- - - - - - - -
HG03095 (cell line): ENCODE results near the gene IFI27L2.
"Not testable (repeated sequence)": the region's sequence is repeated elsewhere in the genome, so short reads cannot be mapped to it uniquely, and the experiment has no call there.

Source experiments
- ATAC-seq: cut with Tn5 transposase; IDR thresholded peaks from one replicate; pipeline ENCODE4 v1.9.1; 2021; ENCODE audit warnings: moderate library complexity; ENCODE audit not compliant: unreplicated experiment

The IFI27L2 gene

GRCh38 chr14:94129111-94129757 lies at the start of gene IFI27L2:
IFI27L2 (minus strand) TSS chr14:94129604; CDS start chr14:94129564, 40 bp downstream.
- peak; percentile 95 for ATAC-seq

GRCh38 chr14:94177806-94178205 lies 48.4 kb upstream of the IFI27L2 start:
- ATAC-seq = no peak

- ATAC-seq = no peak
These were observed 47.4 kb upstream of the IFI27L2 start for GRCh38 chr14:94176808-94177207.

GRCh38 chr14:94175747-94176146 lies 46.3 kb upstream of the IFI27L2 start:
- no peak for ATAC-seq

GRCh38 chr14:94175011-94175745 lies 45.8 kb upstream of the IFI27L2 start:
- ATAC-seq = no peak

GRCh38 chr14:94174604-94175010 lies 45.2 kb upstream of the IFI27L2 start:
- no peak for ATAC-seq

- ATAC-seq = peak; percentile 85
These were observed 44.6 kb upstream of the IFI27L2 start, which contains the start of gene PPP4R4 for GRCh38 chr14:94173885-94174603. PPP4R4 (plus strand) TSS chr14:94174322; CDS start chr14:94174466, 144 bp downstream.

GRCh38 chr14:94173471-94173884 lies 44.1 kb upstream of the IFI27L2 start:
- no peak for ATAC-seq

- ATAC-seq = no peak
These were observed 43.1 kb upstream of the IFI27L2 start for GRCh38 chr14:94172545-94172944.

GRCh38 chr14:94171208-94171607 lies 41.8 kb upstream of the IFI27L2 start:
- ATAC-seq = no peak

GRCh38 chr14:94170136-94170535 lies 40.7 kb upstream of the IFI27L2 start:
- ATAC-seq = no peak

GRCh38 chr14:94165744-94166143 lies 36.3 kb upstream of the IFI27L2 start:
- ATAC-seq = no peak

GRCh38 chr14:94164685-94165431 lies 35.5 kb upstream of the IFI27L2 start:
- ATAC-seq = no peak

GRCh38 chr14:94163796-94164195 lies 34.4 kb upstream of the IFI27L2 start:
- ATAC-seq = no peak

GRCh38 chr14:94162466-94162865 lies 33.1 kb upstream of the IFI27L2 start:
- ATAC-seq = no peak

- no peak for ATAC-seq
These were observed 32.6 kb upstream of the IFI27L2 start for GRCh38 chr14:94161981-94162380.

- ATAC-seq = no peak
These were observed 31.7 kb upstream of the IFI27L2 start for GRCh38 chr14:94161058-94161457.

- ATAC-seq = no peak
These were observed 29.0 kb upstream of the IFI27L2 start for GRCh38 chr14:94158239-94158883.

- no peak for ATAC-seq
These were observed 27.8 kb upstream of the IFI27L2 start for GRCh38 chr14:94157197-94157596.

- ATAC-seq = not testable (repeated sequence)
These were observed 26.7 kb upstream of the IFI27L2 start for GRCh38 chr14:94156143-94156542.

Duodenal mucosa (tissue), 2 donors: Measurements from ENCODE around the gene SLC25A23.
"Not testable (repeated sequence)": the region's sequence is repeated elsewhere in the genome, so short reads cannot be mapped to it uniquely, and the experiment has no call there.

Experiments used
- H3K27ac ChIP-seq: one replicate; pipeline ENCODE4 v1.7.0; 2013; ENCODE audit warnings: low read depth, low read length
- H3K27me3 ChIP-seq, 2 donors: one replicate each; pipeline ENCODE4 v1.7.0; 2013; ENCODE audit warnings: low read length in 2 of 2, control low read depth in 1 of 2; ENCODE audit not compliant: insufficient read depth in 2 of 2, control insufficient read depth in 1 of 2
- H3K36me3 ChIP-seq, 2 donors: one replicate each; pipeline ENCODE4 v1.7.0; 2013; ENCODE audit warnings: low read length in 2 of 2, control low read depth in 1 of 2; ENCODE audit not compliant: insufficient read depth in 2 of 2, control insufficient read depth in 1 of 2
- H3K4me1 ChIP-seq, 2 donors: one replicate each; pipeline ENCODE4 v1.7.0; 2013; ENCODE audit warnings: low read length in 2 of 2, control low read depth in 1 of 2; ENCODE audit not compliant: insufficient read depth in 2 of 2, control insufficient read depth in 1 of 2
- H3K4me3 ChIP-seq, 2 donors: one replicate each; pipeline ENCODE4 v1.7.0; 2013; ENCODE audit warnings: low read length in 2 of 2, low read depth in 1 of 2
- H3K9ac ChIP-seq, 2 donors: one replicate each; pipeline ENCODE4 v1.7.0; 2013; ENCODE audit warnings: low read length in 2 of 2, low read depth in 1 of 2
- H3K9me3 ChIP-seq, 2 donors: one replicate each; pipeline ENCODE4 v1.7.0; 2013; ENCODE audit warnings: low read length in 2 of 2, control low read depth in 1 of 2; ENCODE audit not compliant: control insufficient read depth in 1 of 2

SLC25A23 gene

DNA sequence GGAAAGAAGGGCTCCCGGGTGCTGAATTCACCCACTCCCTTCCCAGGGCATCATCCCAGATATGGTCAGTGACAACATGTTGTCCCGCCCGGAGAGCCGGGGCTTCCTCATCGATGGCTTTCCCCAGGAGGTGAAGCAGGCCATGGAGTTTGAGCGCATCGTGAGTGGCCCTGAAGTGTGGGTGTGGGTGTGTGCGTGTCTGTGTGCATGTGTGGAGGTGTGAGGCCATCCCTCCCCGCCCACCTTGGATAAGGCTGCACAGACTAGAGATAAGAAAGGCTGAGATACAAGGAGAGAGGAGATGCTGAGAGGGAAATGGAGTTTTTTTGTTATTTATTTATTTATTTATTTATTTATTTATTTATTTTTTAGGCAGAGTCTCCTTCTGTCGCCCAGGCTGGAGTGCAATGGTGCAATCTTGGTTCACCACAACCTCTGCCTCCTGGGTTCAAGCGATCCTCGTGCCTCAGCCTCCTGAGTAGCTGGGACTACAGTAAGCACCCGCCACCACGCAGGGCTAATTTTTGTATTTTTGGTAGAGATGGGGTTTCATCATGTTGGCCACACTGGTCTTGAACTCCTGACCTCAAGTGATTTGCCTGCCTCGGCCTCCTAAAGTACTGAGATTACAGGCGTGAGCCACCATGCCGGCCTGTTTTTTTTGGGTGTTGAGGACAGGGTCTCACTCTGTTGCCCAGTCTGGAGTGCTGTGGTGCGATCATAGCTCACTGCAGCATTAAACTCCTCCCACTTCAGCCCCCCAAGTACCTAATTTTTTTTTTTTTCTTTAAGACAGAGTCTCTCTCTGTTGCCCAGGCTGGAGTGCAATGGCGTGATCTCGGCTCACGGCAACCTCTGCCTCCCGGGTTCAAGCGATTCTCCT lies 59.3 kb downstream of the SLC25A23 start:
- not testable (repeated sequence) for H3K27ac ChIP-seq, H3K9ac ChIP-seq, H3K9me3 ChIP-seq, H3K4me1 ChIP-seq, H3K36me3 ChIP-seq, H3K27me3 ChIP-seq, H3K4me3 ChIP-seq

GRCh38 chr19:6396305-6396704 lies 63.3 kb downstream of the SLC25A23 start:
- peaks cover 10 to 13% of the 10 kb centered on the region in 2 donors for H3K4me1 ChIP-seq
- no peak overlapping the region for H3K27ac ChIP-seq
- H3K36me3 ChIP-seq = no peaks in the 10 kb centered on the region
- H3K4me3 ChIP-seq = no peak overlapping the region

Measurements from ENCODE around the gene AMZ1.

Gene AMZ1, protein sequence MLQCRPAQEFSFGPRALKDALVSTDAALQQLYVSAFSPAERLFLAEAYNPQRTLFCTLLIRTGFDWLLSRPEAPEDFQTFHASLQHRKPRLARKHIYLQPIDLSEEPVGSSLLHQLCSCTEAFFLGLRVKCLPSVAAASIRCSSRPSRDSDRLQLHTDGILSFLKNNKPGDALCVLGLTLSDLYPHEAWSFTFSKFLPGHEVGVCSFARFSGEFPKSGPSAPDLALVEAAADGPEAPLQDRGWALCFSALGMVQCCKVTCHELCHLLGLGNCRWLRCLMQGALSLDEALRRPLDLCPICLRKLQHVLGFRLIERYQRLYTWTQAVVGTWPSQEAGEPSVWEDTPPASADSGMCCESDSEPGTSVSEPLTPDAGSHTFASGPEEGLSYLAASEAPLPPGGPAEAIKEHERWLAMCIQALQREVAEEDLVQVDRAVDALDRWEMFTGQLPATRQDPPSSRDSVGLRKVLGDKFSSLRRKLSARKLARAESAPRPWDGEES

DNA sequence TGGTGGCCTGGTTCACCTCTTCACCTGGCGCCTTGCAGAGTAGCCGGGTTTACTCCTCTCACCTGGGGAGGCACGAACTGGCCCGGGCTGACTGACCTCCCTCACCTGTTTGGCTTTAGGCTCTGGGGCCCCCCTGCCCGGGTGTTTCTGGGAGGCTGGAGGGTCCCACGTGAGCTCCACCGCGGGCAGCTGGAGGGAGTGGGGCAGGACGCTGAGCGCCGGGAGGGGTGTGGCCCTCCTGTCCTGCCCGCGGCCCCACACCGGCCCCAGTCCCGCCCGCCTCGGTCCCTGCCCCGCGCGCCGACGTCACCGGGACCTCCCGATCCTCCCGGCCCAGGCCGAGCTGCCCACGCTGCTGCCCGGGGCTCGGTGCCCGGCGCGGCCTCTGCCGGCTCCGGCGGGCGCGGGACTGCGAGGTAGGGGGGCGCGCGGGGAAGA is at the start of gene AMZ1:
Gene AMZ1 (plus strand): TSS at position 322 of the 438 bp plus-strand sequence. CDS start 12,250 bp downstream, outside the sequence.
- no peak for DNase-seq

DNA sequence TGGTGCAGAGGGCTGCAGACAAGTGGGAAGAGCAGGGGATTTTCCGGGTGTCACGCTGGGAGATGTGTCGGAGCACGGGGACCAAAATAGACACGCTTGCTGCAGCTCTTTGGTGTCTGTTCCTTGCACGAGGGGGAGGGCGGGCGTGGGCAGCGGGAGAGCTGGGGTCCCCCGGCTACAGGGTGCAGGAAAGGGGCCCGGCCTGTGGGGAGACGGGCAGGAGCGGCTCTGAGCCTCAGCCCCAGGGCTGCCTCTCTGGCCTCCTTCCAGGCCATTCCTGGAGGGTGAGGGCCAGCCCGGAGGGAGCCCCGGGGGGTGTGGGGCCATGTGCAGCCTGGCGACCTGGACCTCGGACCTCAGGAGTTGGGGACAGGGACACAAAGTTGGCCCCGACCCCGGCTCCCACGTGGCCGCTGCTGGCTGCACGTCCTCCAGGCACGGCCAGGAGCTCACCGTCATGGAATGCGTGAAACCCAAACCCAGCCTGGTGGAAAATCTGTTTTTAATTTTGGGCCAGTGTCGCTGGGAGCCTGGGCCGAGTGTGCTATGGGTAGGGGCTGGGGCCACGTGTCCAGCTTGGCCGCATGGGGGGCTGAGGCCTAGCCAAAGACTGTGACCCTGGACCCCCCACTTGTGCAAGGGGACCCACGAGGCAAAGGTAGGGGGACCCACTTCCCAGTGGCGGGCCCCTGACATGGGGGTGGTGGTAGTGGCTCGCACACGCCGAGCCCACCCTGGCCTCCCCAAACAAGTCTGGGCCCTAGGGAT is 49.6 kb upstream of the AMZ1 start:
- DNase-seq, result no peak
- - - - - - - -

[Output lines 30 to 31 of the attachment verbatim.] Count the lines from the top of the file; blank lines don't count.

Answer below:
- ATAC-seq = no peak

GRCh38 chr14:94164685-94165431 lies 35.5 kb upstream of the IFI27L2 start: